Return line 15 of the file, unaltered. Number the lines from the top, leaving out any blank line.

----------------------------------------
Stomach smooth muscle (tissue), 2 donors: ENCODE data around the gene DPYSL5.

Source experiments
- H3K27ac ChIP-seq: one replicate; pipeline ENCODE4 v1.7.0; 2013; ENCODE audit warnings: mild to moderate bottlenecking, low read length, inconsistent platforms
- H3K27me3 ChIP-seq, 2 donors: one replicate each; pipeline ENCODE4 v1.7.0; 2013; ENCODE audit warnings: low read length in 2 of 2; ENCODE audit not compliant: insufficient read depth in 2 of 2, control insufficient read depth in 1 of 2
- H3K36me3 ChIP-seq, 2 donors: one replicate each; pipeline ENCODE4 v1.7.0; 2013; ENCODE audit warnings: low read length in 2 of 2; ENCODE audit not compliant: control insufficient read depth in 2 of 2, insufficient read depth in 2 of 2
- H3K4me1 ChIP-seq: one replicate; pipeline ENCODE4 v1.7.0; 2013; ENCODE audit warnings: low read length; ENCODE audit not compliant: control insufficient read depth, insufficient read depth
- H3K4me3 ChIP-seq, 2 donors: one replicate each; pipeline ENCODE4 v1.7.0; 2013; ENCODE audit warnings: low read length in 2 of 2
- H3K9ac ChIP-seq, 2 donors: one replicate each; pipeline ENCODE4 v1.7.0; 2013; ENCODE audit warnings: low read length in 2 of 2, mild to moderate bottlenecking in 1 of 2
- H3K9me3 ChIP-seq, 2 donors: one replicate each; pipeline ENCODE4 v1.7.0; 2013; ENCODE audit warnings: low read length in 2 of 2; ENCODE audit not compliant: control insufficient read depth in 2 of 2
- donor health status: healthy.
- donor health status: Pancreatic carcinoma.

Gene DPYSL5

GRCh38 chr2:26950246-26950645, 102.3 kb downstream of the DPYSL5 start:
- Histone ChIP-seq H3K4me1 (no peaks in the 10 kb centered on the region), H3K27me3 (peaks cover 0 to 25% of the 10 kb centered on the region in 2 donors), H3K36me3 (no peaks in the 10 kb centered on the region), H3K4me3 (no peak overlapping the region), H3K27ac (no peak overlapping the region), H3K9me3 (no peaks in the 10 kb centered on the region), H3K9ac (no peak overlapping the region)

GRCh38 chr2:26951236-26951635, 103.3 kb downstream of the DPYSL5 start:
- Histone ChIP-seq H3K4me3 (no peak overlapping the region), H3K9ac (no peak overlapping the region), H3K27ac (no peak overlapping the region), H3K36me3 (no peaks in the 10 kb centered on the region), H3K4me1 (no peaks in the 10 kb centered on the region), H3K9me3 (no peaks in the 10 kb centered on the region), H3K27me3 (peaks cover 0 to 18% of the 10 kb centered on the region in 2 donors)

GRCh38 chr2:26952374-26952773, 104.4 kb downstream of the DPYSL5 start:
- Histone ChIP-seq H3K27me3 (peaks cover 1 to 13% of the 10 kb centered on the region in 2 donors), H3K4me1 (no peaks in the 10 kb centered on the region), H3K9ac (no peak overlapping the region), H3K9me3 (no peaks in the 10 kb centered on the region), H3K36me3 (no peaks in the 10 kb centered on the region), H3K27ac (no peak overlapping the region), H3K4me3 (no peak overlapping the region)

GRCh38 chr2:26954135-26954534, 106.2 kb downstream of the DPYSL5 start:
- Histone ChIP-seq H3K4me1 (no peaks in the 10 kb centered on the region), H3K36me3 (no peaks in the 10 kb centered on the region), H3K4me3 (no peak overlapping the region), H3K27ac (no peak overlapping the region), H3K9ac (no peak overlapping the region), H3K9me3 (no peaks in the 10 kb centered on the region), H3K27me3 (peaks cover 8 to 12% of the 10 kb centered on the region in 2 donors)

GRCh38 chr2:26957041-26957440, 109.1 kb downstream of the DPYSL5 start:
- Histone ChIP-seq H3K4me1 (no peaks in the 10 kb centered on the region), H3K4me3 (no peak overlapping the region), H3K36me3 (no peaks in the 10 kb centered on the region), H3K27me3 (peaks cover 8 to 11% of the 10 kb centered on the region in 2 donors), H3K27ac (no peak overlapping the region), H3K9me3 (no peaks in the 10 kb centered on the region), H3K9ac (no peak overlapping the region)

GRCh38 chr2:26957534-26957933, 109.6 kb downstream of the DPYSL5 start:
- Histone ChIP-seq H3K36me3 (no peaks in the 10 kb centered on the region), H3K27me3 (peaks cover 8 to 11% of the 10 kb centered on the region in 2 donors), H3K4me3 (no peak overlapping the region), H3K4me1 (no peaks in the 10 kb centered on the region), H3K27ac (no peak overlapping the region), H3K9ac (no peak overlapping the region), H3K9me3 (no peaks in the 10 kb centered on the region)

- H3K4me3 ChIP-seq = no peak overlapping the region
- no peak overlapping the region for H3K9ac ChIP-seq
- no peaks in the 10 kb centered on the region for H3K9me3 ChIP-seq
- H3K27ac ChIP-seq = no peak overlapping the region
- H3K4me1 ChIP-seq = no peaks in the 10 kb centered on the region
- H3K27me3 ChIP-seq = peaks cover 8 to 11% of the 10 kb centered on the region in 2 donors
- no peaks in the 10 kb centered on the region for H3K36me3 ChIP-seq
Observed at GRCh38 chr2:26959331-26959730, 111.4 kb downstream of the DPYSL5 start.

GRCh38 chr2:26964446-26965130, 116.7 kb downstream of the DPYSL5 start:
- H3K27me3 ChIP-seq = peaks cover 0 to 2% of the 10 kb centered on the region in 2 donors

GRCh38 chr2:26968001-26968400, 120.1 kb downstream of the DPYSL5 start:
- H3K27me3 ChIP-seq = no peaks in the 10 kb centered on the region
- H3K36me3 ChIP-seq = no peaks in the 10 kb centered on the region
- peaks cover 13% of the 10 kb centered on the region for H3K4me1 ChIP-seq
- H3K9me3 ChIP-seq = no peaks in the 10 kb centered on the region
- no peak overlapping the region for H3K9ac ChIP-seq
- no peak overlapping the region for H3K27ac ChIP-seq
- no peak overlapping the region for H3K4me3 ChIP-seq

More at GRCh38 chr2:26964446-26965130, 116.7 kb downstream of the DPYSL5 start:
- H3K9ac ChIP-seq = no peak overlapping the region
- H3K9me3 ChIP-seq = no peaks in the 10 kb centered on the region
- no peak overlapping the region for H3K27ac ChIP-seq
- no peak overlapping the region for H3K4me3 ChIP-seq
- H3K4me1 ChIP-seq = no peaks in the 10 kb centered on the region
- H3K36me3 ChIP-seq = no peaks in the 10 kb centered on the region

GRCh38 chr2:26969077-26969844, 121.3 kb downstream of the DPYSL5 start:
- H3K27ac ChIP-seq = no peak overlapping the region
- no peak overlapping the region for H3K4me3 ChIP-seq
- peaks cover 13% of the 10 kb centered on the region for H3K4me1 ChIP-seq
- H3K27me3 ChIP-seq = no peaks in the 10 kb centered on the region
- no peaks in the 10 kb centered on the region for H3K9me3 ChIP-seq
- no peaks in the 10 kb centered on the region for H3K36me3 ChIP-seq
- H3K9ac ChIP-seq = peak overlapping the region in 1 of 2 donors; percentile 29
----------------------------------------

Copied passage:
GRCh38 chr2:26951236-26951635, 103.3 kb downstream of the DPYSL5 start: